Monday, July 24, 2006

The Lake

Last night, we went with my brother & his friends to spend an evening at the lake. Alexandra has never been to a lake, and it's been many years since I've been to one.

My brother's friend has a boat and we went on it. Alexandra and the 4-year-old were screaming with delight as we bumped along the water. We went to a quiet cove & the men took turns throwing the net in to catch some bait. After awhile, the friend decided to teach me. I was surprised at how heavy the net is and how much skill is needed. But, they all said they were impressed at how quickly I caught on. :-)

(above: picture of Alexandra and her uncle, my brother, swimming near the boat. Alexandra didn't like the fact that she had to wear a life jacket the whole time. She also would have preferred a pink jacket like her new friends...)

We never did catch anything useful with the net - only one baby catfish. After awhile, we went to another cove to go swimming. I'd forgotten how the lake has so many cold spots & warm spots. Thankfully, we didn't run into anything scary, and just had fun swimming around the boat.

Next, we tied up to a dock and let the girls go fishing. This was Alexandra's first time to fish, and she learned to cast very well. They were all having a lot of fun.

As the sun set, we went back to the dock. I got to lay flat at the front of the boat as we sped along into the sunset. It was a wonderful feeling.

The men made a fire when we got back & roasted marshmallows & made S'mores. We also looked at the stars some more and saw the Milky Way.

It was a beautiful day and I'm ready to move to the country & buy a boat!

the stars & the birds

We are currently on vacation in Oklahoma visiting my brother. On Saturday night, we went to visit some of his friends who live in the country. We had a great playing a card game, Sequence, while Alexandra and their 2 girls played. We also had a fish cookout with some fish they'd caught that morning.

As we were leaving late that night, I was amazed when I looked up in the sky. There were so many stars!!! It looked like a different sky than the one we see in Houston. My brother even found a satellite traveling across the sky and we watched that for a while.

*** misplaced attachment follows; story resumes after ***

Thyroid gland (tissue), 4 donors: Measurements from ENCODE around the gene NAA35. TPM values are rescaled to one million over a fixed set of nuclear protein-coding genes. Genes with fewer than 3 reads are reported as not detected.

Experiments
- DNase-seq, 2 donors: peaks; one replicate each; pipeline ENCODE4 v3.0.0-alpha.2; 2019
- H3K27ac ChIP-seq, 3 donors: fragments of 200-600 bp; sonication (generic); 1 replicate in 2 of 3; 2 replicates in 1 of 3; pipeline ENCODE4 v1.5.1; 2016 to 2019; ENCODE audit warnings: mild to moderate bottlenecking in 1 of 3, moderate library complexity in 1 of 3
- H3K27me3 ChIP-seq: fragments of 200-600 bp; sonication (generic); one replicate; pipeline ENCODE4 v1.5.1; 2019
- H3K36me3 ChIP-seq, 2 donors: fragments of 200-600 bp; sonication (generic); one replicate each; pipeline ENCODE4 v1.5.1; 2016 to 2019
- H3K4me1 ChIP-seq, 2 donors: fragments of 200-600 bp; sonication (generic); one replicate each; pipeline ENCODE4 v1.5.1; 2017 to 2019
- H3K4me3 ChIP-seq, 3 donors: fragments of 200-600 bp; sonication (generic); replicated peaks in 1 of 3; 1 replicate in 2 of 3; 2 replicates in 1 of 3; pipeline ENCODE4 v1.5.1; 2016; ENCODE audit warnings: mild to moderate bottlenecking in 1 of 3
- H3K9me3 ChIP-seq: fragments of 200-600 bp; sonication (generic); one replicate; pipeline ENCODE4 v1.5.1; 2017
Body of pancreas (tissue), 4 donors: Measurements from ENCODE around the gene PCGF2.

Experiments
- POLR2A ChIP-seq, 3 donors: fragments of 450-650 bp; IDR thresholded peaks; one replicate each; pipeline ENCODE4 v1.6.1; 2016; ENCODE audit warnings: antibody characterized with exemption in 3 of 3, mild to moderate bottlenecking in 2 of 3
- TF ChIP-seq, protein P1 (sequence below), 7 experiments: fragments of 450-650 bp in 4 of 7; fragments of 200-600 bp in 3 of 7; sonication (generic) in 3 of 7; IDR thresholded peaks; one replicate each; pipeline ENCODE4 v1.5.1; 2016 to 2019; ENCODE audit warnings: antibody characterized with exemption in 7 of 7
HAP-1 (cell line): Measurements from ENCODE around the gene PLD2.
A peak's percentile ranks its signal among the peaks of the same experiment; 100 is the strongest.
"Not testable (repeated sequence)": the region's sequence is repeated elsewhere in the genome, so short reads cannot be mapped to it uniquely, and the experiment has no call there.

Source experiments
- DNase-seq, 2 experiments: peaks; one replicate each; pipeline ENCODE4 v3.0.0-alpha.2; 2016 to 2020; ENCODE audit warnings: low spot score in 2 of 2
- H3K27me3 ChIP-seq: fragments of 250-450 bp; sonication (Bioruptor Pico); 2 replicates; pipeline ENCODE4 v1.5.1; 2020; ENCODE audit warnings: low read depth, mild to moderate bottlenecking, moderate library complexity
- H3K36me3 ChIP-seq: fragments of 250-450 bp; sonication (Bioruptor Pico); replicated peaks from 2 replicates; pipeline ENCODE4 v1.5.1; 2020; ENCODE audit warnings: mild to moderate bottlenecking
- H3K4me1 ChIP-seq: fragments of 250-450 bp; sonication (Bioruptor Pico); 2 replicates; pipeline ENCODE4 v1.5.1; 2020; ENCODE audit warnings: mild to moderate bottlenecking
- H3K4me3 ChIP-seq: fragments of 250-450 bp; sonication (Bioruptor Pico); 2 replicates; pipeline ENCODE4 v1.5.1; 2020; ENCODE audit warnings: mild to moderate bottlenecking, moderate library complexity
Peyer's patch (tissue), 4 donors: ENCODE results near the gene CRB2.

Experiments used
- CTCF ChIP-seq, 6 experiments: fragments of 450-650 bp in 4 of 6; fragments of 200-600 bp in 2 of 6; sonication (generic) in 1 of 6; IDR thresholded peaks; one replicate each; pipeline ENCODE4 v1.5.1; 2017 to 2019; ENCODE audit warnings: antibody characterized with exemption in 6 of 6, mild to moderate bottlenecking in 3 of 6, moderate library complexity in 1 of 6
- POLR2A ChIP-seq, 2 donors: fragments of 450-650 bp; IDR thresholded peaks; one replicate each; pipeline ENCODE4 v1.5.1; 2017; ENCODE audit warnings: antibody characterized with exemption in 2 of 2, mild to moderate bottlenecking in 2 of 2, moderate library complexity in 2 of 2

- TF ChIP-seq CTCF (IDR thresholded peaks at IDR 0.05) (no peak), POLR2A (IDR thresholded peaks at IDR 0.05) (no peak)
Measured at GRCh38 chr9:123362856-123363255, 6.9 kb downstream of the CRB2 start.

When we got home to my brother's house, we were surprised when we heard the sound of wings flapping. Evidently, a large flock of birds had settled for the night in the trees around his house. We had fun clapping our hands and hearing the wings. Then, we got a flashlight and as we would shine it in the different trees, we'd hear the birds flap their wings in that tree. It was very strange! And, even stranger, we never saw a single bird!

Saturday, July 15, 2006

Bit by the Acting Bug

Yesterday, Alexandra played parts in two plays as the conclusion to her week of acting camp. She took the camp at a local, Christian theater. This was her first time to be an actress, and she really enjoyed it.

The children, 8 boys & 2 girls, performed two plays. The first was the silly story of "Tacky the Penguin" and the second was the wonderful story about Jesus, "The Three Trees." In Tacky, Alexandra was one of the hunters, and in the Trees, she was the first tree - the one that becomes the manger where Jesus is laid as a newborn. It was very touching, especially as their teacher, the narrator, got choked up when reading about the cross and how it reminds us of Jesus' love.

Two of Alexandra's friends and their mom came to see the play, and that meant a lot to both of us. They even brought her a rose! I wish I would have thought of that!